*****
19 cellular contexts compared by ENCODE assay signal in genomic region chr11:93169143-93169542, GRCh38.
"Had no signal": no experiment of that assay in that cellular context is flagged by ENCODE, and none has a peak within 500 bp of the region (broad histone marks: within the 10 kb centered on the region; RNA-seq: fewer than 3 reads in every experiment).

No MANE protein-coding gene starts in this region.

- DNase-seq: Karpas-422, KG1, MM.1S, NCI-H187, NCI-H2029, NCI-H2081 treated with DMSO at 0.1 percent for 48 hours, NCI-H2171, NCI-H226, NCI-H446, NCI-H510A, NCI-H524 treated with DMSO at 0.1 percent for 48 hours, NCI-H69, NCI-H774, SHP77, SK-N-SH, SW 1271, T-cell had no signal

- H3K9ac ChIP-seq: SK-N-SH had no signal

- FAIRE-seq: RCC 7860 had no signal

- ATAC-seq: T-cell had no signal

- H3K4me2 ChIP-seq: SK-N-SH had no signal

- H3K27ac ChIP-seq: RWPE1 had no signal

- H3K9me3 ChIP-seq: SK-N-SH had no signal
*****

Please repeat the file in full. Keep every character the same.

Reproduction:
19 cellular contexts compared by ENCODE assay signal in genomic region chr11:93169143-93169542, GRCh38.
"Had no signal": no experiment of that assay in that cellular context is flagged by ENCODE, and none has a peak within 500 bp of the region (broad histone marks: within the 10 kb centered on the region; RNA-seq: fewer than 3 reads in every experiment).

No MANE protein-coding gene starts in this region.

- DNase-seq: Karpas-422, KG1, MM.1S, NCI-H187, NCI-H2029, NCI-H2081 treated with DMSO at 0.1 percent for 48 hours, NCI-H2171, NCI-H226, NCI-H446, NCI-H510A, NCI-H524 treated with DMSO at 0.1 percent for 48 hours, NCI-H69, NCI-H774, SHP77, SK-N-SH, SW 1271, T-cell had no signal

- H3K9ac ChIP-seq: SK-N-SH had no signal

- FAIRE-seq: RCC 7860 had no signal

- ATAC-seq: T-cell had no signal

- H3K4me2 ChIP-seq: SK-N-SH had no signal

- H3K27ac ChIP-seq: RWPE1 had no signal

- H3K9me3 ChIP-seq: SK-N-SH had no signal